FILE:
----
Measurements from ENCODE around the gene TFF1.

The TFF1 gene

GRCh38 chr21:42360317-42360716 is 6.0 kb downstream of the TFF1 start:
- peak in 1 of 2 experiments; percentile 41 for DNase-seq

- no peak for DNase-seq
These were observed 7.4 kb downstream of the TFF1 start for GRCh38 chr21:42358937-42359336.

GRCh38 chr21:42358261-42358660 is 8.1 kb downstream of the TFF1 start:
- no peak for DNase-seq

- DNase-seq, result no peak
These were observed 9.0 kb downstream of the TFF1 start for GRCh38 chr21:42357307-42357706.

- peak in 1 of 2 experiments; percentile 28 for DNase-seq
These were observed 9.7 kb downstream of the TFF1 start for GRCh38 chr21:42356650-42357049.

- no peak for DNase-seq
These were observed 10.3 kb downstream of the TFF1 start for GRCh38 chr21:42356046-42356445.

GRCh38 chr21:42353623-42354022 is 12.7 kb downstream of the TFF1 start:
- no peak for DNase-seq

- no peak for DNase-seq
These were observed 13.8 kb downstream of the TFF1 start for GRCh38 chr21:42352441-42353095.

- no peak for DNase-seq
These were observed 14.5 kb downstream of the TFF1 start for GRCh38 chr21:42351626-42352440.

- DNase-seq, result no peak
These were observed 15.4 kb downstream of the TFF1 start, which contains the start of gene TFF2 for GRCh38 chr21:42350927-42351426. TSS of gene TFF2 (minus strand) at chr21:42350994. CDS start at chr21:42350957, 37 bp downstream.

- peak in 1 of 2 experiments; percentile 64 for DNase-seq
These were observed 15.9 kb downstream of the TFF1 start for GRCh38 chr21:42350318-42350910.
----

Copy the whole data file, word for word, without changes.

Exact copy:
Measurements from ENCODE around the gene TFF1.

The TFF1 gene

GRCh38 chr21:42360317-42360716 is 6.0 kb downstream of the TFF1 start:
- peak in 1 of 2 experiments; percentile 41 for DNase-seq

- no peak for DNase-seq
These were observed 7.4 kb downstream of the TFF1 start for GRCh38 chr21:42358937-42359336.

GRCh38 chr21:42358261-42358660 is 8.1 kb downstream of the TFF1 start:
- no peak for DNase-seq

- DNase-seq, result no peak
These were observed 9.0 kb downstream of the TFF1 start for GRCh38 chr21:42357307-42357706.

- peak in 1 of 2 experiments; percentile 28 for DNase-seq
These were observed 9.7 kb downstream of the TFF1 start for GRCh38 chr21:42356650-42357049.

- no peak for DNase-seq
These were observed 10.3 kb downstream of the TFF1 start for GRCh38 chr21:42356046-42356445.

GRCh38 chr21:42353623-42354022 is 12.7 kb downstream of the TFF1 start:
- no peak for DNase-seq

- no peak for DNase-seq
These were observed 13.8 kb downstream of the TFF1 start for GRCh38 chr21:42352441-42353095.

- no peak for DNase-seq
These were observed 14.5 kb downstream of the TFF1 start for GRCh38 chr21:42351626-42352440.

- DNase-seq, result no peak
These were observed 15.4 kb downstream of the TFF1 start, which contains the start of gene TFF2 for GRCh38 chr21:42350927-42351426. TSS of gene TFF2 (minus strand) at chr21:42350994. CDS start at chr21:42350957, 37 bp downstream.

- peak in 1 of 2 experiments; percentile 64 for DNase-seq
These were observed 15.9 kb downstream of the TFF1 start for GRCh38 chr21:42350318-42350910.